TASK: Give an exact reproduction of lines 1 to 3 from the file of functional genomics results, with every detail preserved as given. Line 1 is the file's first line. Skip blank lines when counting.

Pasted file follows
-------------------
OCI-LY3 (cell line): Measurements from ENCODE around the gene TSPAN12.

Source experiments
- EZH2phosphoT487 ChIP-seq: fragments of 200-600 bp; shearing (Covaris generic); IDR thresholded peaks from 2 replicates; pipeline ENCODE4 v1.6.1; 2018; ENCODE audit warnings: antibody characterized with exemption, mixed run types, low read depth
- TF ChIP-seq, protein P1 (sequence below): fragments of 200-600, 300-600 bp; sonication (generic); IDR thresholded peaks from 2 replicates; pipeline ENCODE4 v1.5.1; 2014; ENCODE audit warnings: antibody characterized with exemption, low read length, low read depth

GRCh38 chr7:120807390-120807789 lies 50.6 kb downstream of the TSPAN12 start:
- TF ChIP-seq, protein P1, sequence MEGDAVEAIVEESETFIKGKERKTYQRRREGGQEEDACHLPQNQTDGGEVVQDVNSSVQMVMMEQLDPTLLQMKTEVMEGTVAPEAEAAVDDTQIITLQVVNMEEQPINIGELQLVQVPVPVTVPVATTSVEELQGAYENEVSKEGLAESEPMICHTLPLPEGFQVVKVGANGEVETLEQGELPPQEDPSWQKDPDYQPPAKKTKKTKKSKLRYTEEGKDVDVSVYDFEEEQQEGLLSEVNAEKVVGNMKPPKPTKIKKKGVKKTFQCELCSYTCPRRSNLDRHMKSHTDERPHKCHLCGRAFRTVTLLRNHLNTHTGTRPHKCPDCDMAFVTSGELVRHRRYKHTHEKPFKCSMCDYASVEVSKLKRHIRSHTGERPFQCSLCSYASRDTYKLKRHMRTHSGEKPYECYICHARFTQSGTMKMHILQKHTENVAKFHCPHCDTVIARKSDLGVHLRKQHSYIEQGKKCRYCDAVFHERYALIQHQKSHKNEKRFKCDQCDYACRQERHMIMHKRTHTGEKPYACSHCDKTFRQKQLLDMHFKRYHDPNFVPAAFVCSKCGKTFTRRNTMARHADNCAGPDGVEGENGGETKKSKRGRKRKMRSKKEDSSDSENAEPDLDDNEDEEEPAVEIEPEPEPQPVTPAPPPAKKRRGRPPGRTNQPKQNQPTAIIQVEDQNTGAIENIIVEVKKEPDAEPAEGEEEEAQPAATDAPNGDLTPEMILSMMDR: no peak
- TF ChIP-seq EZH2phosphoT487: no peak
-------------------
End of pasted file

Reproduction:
OCI-LY3 (cell line): Measurements from ENCODE around the gene TSPAN12.

Source experiments
- EZH2phosphoT487 ChIP-seq: fragments of 200-600 bp; shearing (Covaris generic); IDR thresholded peaks from 2 replicates; pipeline ENCODE4 v1.6.1; 2018; ENCODE audit warnings: antibody characterized with exemption, mixed run types, low read depth